Browsing named entities in John Dimitry , A. M., Confederate Military History, a library of Confederate States Military History: Volume 10.1, Louisiana (ed. Clement Anselm Evans). You can also browse the collection for U. S. Grant or search for U. S. Grant in all documents.

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fleet up Red river. As early as April he had been consulting with Grant, commanding at the farther gates of Vicksburg. Would Grant help hiGrant help him with Port Hudson? Could he, or could he not, give Grant a quid pro quo with Vicksburg? On April 10th Grant sent the following message tGrant a quid pro quo with Vicksburg? On April 10th Grant sent the following message to Banks: Am concentrating my forces at Grand Gulf. Will send an army corps to Bayou Sara by the 25th to cooperate with you. In this Grant wGrant sent the following message to Banks: Am concentrating my forces at Grand Gulf. Will send an army corps to Bayou Sara by the 25th to cooperate with you. In this Grant was not wholly unselfish. Friends were gathering in force around Pemberton—the more need he should meet them with his friends. If he grantedGrant was not wholly unselfish. Friends were gathering in force around Pemberton—the more need he should meet them with his friends. If he granted Banks a favor, he had equally a favor to ask of Banks. Can you aid me, and send me troops after the reduction of Port Hudson to assist me at Vicksburg? Grant did not seem at this time to have conjectured that Vicksburg was to surrender to him before, not after Port Hudson was tonst the combined attack, which had been canvassed so loudly between Grant and Banks that he had not failed to hear some of the whispers. D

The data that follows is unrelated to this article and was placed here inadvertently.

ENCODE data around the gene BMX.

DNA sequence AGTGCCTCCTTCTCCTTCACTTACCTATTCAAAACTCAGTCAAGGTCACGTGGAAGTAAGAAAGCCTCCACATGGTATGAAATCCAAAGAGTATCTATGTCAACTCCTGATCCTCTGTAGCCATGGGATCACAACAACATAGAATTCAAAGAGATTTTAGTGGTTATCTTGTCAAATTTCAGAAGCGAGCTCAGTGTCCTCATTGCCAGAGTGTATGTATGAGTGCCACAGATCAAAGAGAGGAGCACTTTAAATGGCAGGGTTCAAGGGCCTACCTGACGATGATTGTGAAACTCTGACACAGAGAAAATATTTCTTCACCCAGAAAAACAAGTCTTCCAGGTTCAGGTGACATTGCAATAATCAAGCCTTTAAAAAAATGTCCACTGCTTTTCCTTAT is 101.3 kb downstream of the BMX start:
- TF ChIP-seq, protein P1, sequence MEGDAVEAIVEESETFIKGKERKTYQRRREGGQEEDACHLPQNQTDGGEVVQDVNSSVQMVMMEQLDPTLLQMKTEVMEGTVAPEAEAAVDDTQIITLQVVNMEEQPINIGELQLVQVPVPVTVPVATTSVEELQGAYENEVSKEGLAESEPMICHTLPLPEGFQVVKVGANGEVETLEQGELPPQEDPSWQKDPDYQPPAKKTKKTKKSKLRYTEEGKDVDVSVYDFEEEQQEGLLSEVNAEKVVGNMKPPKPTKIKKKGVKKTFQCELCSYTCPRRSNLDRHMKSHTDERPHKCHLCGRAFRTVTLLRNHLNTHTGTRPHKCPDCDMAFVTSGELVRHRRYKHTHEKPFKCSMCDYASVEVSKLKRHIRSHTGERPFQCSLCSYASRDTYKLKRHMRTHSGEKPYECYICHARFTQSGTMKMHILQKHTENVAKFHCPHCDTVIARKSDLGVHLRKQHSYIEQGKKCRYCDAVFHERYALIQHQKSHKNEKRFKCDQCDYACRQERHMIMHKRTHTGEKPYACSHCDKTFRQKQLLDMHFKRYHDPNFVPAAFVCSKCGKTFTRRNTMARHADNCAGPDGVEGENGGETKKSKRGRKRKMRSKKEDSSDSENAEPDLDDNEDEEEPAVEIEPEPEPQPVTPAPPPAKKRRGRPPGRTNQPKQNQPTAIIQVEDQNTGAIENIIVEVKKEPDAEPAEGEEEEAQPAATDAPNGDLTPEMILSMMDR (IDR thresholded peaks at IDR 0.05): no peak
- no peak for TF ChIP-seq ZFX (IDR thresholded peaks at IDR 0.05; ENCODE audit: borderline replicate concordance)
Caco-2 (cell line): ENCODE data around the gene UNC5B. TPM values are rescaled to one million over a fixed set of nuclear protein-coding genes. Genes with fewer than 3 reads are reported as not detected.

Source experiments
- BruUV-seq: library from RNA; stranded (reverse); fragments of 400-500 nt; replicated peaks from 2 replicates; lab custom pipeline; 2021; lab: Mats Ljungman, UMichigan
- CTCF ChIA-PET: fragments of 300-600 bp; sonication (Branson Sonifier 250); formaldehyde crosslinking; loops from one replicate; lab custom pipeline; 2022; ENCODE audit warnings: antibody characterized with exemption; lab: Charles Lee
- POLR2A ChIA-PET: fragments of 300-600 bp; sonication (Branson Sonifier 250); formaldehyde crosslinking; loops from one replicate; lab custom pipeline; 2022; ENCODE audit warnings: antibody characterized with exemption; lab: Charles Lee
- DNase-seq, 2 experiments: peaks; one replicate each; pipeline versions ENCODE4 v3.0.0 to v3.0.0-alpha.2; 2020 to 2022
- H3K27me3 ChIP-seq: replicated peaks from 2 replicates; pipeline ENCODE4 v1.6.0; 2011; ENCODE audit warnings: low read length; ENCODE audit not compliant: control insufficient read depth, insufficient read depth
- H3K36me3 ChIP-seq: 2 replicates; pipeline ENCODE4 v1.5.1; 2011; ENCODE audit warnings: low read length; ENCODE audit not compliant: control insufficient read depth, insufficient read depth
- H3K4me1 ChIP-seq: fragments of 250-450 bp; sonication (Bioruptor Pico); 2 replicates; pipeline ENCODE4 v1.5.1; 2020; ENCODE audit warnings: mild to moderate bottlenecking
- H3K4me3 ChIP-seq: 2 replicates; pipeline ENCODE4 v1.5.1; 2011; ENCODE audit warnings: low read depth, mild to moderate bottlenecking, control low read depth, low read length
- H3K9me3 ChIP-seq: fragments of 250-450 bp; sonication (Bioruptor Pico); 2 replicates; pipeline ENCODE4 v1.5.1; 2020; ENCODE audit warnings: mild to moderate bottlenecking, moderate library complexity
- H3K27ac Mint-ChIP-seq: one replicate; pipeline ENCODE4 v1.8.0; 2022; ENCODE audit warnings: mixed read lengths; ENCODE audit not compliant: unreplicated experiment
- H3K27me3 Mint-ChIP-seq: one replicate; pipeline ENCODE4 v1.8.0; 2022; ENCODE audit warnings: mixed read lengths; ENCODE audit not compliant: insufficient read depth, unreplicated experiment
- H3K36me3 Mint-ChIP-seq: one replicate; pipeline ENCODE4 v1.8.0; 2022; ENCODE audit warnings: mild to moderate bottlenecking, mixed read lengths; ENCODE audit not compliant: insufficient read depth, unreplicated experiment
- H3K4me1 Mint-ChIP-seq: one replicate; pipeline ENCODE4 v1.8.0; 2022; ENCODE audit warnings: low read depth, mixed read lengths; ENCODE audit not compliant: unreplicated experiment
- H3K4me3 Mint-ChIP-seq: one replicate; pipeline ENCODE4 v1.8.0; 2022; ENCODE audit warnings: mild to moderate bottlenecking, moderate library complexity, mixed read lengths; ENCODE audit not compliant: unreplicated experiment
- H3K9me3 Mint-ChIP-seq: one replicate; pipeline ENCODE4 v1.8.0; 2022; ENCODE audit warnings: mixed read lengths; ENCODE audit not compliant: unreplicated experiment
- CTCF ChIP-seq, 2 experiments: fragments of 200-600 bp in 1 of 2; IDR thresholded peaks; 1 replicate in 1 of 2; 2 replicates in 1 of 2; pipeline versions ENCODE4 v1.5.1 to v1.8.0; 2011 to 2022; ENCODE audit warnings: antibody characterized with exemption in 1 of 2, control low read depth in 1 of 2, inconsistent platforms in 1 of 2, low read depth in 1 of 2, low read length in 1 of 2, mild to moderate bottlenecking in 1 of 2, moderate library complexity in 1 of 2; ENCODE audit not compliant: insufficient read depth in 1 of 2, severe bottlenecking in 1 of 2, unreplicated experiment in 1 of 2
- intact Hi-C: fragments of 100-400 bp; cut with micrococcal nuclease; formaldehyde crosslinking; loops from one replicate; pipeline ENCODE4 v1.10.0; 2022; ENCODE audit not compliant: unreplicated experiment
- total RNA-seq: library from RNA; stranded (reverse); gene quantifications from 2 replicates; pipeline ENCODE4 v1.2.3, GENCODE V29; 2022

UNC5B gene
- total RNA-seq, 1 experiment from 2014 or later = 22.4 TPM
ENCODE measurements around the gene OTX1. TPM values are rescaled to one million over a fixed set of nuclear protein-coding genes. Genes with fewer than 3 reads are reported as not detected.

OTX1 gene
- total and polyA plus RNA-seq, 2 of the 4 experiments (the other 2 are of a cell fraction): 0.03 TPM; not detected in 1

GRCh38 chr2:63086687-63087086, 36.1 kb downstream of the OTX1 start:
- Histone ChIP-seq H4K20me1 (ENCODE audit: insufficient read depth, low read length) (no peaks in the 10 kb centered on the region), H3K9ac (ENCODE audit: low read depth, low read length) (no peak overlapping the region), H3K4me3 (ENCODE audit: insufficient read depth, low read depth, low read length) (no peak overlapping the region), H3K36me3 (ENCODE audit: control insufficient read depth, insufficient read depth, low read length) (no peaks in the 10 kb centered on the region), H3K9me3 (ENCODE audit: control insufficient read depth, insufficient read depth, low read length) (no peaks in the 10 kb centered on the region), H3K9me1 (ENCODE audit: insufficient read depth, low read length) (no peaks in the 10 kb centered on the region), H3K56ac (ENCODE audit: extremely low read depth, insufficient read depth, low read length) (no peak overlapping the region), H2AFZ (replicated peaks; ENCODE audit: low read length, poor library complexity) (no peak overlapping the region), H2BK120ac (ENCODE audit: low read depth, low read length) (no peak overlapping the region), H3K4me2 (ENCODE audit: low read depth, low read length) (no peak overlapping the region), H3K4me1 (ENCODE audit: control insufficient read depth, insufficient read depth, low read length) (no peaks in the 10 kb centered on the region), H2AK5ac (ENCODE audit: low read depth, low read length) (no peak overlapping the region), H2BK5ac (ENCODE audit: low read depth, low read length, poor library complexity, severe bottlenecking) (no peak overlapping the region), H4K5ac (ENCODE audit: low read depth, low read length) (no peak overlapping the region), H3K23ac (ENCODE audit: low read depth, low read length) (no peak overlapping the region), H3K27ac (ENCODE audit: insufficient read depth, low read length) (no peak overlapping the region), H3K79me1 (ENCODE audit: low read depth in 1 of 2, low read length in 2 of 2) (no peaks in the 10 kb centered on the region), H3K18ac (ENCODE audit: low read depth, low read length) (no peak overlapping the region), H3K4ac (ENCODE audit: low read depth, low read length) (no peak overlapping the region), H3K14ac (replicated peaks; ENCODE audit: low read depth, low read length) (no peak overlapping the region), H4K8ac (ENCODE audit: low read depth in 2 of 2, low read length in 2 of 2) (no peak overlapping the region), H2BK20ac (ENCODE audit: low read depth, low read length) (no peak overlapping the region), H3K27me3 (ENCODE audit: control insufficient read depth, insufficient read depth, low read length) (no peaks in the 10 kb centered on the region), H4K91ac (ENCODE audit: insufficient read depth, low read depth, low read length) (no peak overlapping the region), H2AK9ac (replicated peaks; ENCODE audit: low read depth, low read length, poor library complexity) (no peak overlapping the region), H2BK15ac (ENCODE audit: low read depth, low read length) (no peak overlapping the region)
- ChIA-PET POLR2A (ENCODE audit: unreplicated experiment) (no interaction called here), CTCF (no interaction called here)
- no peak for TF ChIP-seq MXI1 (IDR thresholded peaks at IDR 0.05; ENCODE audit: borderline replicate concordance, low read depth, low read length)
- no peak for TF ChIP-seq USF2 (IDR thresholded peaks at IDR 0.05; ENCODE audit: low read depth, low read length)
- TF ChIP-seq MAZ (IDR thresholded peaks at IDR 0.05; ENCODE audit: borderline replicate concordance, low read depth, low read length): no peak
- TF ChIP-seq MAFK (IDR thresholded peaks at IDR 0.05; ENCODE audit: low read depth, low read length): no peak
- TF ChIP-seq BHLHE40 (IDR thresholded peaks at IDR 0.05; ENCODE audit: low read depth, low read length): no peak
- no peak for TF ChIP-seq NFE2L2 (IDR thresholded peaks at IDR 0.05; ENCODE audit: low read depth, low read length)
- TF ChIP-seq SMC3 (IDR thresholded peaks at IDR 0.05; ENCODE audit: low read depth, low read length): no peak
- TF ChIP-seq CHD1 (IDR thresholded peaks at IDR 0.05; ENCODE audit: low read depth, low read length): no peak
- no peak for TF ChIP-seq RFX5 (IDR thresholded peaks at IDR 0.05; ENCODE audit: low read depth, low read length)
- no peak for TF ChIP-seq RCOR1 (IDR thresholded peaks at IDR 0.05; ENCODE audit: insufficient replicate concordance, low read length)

r besiegers, Port Hudson had offered a long and brave resistance to hers. On May 27th, General Banks, strong in the presence of Farragut's fleet, and resting upon Grant's promises, threw his infantry forward within a mile of the breastworks. Col. W. R. Miles, Louisiana legion, commanded in the center; Gen. W. N. R. Beall watched urled against the Confederate left. The repulse of the assault upon the left was decisive for that day. Banks, still confiding in his fleet and still leaning upon Grant, continued to invest the works. On June 13th he demanded the unconditional surrender of the Port. He lacked the potently convincing tone of U. S. Grant, and coagazine, September, 1863. The surrender of Port Hudson to General Banks (with the fleet) on July 9th, followed, as has been seen, the surrender of Vicksburg to General Grant on July 4, 1863. History of Confederate States, Jefferson Davis. The surrender of Port Hudson by General Gardner included about 6,000 persons all told, 51 p